Kona's Connor Fearon was seen on what looks like a carbon 29er Kona Operator at this weekend's Australian National Champs
Zooming in on the picture, the front triangle appears to be carbon, the rear shock link looks bigger and more refined than current production bikes, and we can still see welds showing that the chainstay at least is aluminum.
Connor's also running a Blackbox Rockshox BoXXer that's holding a 29" wheel - note the increased offset at the axle.
Sam Blenkinsop was spotted racing in New Zealand last week on a 29"-wheeled downhill prototype from Norco
. This weekend's Australian National Champs had multiple riders on what looks like a new BoXXer in a cherry red finish with silver crowns.
What's the importance of this colorway? 1998 saw the first production BoXXer dual crown fork after two years as a racers-only product, with its polished crowns, cherry red lowers and white decals displaying rainbow stripes. 2008 saw a tenth-anniversary edition and guess what, now it's 2018. The previous BoXXer has been through a couple of model years already – surely another anniversary model is due? Plus, RockShox doesn't currently have a production 29" downhill fork, and there are a bunch of brands with big-wheeled production models close to launch.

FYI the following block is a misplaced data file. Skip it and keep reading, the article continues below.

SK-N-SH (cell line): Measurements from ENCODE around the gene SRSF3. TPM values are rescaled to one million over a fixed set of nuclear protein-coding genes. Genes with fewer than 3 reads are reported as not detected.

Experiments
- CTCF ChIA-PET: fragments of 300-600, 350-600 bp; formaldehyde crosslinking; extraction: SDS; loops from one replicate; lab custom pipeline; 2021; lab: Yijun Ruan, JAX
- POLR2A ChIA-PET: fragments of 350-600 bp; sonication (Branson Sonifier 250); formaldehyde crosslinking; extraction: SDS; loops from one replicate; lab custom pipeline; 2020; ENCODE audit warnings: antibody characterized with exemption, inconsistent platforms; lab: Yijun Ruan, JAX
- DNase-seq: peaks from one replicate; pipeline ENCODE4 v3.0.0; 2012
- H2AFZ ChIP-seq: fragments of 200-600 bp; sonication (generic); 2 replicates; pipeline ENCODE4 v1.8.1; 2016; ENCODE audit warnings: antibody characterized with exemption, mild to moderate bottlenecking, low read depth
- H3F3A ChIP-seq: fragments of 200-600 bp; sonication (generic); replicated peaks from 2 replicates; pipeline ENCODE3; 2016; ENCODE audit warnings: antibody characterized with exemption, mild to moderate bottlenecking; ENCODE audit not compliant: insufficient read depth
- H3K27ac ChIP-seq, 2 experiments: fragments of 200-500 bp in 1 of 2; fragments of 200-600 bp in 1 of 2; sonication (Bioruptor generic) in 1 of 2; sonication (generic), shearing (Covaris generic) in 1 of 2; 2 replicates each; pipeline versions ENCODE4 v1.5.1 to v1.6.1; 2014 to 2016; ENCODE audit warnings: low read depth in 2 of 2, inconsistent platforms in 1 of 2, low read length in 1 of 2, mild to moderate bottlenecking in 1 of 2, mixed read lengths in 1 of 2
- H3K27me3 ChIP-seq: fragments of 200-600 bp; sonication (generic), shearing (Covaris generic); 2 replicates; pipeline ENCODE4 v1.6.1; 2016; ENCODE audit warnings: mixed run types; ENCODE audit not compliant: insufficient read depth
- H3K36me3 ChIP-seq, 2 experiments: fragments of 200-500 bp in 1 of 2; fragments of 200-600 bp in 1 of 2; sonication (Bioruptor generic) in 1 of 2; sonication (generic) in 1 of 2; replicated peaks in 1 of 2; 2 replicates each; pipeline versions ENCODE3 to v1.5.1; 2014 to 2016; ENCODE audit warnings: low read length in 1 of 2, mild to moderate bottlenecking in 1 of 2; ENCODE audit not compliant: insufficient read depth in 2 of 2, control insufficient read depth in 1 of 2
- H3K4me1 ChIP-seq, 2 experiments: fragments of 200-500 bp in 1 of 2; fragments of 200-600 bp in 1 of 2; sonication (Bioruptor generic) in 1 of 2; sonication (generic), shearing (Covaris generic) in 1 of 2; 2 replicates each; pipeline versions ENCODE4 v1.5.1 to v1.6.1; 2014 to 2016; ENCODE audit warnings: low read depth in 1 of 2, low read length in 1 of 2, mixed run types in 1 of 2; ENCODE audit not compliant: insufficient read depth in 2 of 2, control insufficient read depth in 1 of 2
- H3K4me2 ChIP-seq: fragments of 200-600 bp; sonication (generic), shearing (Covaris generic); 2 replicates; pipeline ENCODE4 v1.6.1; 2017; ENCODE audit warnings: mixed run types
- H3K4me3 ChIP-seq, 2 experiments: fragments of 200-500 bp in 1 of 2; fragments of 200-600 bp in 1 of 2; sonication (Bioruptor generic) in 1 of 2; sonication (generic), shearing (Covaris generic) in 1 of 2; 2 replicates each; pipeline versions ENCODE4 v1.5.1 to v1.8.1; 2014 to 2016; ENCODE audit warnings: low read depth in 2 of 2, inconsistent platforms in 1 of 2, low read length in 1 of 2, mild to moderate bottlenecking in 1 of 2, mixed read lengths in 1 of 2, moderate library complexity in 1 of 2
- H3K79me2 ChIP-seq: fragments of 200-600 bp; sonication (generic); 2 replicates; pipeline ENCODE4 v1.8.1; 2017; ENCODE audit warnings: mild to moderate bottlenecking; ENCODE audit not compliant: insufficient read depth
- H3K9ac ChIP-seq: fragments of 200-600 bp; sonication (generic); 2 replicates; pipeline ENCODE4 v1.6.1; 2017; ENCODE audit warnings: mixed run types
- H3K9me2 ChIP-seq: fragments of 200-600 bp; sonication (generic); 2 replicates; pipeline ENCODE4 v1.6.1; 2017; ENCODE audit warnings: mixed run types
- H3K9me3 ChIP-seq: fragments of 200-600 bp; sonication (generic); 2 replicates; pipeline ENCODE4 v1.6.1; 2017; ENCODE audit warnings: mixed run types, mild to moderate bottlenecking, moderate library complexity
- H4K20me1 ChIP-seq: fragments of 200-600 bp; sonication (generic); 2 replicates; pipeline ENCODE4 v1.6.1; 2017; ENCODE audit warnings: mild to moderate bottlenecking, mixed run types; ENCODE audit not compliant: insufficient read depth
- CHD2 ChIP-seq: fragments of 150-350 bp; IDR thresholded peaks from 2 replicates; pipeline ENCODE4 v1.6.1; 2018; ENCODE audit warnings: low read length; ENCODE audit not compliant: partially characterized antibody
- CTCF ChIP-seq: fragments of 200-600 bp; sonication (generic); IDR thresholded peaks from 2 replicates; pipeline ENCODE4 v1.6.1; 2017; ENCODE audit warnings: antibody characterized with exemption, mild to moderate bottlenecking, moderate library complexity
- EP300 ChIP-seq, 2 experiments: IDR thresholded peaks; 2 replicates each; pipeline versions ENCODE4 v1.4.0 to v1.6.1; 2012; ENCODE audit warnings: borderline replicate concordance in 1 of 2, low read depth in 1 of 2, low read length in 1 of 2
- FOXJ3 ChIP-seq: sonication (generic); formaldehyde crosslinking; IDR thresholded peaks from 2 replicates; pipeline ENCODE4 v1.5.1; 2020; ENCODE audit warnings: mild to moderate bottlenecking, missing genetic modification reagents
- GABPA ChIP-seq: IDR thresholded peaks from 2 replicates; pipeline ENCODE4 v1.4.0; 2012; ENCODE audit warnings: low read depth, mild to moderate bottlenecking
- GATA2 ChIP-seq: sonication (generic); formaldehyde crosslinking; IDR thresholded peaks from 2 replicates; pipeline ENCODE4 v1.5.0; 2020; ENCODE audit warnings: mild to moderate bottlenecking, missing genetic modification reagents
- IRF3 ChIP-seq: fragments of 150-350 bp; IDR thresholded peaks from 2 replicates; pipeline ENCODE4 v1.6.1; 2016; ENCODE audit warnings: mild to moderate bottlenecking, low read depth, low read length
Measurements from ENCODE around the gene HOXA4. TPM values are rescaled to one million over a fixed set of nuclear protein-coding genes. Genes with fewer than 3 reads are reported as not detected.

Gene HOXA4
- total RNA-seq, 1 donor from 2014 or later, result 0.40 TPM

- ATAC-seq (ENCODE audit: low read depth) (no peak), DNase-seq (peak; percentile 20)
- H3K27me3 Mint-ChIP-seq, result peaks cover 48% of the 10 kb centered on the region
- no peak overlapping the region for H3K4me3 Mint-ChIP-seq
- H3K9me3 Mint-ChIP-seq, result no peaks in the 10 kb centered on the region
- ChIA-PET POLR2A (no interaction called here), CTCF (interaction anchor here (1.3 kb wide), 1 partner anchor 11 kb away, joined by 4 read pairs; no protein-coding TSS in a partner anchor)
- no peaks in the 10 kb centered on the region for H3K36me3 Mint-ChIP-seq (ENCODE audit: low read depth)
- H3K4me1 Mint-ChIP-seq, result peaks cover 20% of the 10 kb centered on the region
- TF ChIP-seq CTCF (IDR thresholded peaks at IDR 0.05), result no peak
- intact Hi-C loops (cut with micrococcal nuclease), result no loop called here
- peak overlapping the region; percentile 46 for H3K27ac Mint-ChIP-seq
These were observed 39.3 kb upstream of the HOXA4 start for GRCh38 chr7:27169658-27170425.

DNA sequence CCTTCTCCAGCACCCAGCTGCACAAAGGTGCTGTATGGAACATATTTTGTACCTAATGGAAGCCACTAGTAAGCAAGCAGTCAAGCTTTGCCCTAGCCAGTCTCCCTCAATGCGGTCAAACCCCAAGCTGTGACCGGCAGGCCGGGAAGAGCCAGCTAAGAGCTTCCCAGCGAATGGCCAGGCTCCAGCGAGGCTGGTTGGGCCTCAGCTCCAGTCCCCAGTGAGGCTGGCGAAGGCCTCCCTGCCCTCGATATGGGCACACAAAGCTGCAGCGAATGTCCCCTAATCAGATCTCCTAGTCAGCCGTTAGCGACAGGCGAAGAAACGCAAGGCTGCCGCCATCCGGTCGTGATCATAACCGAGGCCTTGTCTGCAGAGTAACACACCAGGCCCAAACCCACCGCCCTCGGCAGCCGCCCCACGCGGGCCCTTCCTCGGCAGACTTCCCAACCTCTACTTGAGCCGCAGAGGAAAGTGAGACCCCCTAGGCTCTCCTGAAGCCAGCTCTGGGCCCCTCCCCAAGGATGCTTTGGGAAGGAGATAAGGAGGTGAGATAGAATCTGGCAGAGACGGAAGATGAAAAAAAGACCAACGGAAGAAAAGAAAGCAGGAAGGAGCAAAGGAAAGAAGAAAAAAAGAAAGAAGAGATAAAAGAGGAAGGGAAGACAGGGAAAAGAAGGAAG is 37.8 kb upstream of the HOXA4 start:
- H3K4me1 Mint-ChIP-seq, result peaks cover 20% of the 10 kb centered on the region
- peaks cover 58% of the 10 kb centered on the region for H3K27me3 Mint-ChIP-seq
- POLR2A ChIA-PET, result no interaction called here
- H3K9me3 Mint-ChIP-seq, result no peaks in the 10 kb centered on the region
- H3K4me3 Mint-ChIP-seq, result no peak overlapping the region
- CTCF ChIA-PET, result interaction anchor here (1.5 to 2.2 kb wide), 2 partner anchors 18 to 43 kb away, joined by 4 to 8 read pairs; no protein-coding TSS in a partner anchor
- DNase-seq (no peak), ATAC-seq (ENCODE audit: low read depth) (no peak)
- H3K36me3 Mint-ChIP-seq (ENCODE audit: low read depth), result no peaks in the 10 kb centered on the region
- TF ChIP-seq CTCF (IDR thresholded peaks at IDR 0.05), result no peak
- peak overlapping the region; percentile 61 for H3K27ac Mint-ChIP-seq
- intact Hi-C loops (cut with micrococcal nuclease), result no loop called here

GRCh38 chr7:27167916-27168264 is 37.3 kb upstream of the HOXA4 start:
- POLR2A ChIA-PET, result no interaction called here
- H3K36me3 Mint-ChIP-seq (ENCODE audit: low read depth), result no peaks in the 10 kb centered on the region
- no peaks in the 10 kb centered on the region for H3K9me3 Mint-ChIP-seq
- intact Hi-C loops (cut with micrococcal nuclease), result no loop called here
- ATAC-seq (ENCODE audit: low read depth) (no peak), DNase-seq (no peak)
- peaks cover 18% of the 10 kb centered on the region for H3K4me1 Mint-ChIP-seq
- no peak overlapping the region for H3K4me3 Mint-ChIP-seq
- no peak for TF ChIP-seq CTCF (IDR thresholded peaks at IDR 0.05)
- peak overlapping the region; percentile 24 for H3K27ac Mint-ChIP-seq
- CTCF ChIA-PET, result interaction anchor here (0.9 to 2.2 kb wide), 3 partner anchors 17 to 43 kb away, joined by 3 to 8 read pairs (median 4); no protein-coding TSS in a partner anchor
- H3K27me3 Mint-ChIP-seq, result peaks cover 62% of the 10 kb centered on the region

What's up with the offset? After a possible new version of the Lyrik was spotted at the Andes Pacifico recently, and the direction of enduro products getting more and more capable, and downhill products getting lighter and lighter, would it make sense to use the same lowers for a new Lyrik and new BoXXer? It appears that Brosnan's fork has shorter offset lowers for his smaller wheels than Moir has for his big wheels. Normally manufacturers adjust the offset using the forks crowns and the lowers stay the same for all sizes, but it's also possible to use the lowers to switch the amount of offset.
I'll take a punt that there will be two sizes of lowers shared between the Lyrik and BoXXer for each 27.5" and 29" wheels. Both forks will have different offset uppers for each wheel size. This would give manufacturers the option to mix and match parts to get different amounts of offset. It would make sense to give riders options as there are two schools of thought - those who argue for longer and those that want shorter offsets. There's also the fact that long travel big-wheelers are in their infancy and may need more testing and tweaking.
Whatever happens, we should find out soon when RockShox spec'd 29" downhill bikes hit the shelves.